Beliefs Jana Riess: Flunking Sainthood Opinion

5 ways to get your Mormon news fix

Mormon News ReportIt’s been a slow news week in Mormonism.

And thank God. After the flurry of news and opinion pieces during this past month of excommunication controversies, it comes as something of a relief that when my Google Alert arrived yesterday its top hit was about the resurgence of the Mormon cricket. (Fifteen crickets per square yard in parts of Idaho. Watch your backs, people.)

So let me take advantage of this relative lull to highlight five great ways to get your Mormon-specific news fixes.

  1. Sign up for a Google Alert. This is often how I learn about breaking news stories. It was from Mother Google that I learned about missionaries now getting to use iPad minis to text their girlfriends and boyfriends perform important proselytizing services via social media.
  2. Get the Mormon News Report, stat. OK, this thing is the coolest—and even more extensive than a Google Alert. How Brandt Malone of the Cultural Hall has the time to compile this report every day I have no idea, because I believe he is just one person who has not yet figured out self-cloning. He combs media stories from around the world and links to them all. There are usually more than a dozen stories every day, and they are carefully curated. (To wit: no crickets.) It’s become an invaluable resource for me.
  3. Follow the Salt Lake Tribune’s Peggy Fletcher Stack. The Trib recently (and unfortunately) downsized its print coverage of religion, but the online stories continue, and Stack is without peer as a journalist covering Mormonism. She usually writes two or three stories a week on Mormonism, and they are all worth a read. (I do not, however, suggest reading the comments, which are categorically awful.)
  4. Get the LDS Living morning email. Yes, the ads are irritating: “Medical grade eczema products for the whole family!” And yes, the slant is often more toward feature stories than hard news, unless you think the “top qualities that David Archuleta is looking for in a wife” qualifies as hard news. However, this is helpful one-stop shopping for the Church’s official take on things, since LDS Living (part of the Deseret media empire) links to stories from the Deseret News, the Mormon Newsroom, and its own print magazine.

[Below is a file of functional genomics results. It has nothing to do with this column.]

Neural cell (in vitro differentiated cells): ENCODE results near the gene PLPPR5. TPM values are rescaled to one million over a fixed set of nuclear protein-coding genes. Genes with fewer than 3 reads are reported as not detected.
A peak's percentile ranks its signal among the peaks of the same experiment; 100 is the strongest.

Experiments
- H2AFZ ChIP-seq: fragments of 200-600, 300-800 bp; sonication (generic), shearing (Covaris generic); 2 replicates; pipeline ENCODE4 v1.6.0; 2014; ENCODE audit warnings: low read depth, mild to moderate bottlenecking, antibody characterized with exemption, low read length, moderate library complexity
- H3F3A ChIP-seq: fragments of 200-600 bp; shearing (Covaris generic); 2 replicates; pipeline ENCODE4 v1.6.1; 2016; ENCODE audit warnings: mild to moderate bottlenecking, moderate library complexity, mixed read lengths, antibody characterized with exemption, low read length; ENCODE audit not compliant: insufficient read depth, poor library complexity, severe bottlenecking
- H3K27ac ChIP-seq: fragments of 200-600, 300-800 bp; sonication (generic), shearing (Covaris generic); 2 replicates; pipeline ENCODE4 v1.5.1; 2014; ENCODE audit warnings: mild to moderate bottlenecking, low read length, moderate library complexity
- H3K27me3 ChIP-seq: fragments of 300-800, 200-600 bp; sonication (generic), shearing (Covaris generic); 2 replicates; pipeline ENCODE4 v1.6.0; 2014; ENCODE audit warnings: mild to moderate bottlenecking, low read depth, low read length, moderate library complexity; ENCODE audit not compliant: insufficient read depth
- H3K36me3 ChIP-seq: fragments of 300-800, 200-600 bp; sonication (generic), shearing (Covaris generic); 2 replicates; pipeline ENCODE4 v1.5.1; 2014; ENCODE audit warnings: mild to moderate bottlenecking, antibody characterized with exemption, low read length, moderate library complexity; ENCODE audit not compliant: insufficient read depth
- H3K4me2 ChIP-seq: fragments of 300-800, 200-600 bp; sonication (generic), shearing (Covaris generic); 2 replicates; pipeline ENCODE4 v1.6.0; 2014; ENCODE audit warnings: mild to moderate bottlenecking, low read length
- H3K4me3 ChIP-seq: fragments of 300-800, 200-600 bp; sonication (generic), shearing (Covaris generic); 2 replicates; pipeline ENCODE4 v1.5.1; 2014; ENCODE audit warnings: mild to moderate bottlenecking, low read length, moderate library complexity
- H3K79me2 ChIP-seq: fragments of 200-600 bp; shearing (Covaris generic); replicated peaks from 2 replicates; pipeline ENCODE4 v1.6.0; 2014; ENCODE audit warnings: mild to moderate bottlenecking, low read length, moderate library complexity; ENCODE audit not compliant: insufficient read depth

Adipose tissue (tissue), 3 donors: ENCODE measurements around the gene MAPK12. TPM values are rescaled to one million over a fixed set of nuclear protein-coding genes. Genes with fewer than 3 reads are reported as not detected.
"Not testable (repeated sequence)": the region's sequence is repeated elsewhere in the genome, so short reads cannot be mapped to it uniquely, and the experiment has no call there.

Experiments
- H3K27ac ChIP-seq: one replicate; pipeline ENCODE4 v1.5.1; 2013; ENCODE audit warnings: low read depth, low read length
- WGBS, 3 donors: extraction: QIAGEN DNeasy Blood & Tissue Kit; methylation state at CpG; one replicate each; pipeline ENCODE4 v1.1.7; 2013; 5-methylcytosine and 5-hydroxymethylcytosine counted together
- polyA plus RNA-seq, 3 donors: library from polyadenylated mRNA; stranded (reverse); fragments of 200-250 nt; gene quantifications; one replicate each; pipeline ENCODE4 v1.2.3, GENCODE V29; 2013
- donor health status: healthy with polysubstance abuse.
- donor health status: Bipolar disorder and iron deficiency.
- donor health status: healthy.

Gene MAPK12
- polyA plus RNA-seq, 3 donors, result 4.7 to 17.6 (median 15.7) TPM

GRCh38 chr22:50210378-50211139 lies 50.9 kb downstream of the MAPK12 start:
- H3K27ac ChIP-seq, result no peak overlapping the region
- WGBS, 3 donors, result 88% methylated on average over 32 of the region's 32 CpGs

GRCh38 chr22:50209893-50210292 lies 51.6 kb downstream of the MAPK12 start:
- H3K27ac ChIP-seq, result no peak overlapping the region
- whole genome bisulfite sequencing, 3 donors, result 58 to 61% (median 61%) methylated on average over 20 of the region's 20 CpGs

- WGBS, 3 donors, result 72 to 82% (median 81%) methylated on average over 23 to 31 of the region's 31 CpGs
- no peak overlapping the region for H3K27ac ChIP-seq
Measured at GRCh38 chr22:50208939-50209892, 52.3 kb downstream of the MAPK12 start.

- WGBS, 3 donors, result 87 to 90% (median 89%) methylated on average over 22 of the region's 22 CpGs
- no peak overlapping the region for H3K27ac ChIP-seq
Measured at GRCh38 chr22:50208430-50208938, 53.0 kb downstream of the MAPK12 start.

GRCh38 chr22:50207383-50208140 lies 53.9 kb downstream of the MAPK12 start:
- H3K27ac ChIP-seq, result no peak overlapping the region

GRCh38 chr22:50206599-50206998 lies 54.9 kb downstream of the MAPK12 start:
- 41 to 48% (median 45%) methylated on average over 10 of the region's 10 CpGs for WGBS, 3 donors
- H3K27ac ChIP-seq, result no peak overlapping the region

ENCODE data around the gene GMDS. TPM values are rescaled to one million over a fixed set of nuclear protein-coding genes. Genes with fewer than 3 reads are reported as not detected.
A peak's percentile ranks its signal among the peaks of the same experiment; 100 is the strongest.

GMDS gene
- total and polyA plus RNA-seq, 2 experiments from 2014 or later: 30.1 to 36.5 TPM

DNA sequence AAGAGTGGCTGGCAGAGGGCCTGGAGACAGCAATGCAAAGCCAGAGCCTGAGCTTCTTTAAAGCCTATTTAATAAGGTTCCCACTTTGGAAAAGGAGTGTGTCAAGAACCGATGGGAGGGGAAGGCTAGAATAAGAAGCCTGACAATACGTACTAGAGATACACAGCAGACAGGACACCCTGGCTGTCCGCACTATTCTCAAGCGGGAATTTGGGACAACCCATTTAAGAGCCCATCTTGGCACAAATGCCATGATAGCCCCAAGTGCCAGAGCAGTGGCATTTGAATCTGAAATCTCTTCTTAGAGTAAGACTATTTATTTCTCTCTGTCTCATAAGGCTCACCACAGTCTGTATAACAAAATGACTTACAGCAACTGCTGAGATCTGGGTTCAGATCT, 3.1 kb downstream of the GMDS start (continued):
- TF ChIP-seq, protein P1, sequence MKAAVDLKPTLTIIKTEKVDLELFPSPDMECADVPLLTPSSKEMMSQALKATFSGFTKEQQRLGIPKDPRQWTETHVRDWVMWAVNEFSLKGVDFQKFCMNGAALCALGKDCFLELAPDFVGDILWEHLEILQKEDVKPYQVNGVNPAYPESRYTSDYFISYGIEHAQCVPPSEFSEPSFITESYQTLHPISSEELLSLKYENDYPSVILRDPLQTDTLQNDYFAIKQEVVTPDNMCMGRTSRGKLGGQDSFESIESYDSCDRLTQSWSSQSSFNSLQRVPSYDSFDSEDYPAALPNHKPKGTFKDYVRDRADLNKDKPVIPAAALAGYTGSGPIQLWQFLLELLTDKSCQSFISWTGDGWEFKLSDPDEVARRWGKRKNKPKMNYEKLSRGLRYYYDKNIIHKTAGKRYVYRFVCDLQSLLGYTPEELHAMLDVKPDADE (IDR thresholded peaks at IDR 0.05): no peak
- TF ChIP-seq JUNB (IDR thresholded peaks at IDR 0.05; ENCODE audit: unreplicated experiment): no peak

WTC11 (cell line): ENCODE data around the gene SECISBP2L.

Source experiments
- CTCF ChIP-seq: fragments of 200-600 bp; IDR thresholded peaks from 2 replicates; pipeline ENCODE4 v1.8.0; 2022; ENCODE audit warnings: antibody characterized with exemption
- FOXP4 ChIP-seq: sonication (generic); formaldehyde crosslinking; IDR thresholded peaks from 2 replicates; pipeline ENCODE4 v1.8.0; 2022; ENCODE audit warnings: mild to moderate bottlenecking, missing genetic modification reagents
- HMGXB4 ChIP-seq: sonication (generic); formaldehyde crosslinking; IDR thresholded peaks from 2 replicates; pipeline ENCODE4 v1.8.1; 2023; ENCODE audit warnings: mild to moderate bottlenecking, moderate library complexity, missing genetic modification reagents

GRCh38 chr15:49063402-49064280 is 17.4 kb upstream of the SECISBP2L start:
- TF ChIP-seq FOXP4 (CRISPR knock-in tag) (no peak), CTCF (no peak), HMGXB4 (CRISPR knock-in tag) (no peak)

5. And finally, don’t forget Religion News Service. Although my RNS blog is personal opinion about the news, RNS also offers opinion-free news stories about Mormonism and other religions. You can get the free daily Religion News Roundup by signing up here.

About the author

Jana Riess

Senior columnist Jana Riess is the author of many books, including "The Prayer Wheel" (Random House/Convergent, 2018) and "The Next Mormons: How Millennials Are Changing the LDS Church" (Oxford University Press, 2019). She has a PhD in American religious history from Columbia University.


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  • Thanks for the info and the links.

    I do like “FAIRMORMON’S FRONT PAGE” from FAIR, Foundation for Apologetic Information and Research.

    Normally, I just go to Google News, search Mormon and sort by date. But I do miss items that way. But I did not miss the new scholarly essay on the Book of Abraham, today.

  • It’s worth noting that FairMormon’s service is not just positive articles about the LDS Church. Since negative as well as positive press is of concern to apologetics, it basically covers everything.

    I’ve had comprehensive Google Alerts set up for years now, and I’ve noted that FFP always manages to catch just about everything in the news on Mormonism. It doesn’t really censor or select from the news items available.

  • To put it bluntly, the Salt Lake Tribune is an excellent source of exmormon news, rather than mormon news. The quality is also often lacking, and has visibly deteriorated over the past 2-3 years, Ms Stack included.

    The Sltrib’s website traffic (and thus advertising revenue) is largely driven by very-active posters who have some sort of beef with mormons and/or utah in general; any article on Sltrib that mentions “Mormon” will gets tons of clicks regardless of whether it has any substance. For this reason, the editors seem to have decided to bring the M-word into any story they can in an effort to boost traffic. You’ll have better luck with a curated report like #2 or #4.

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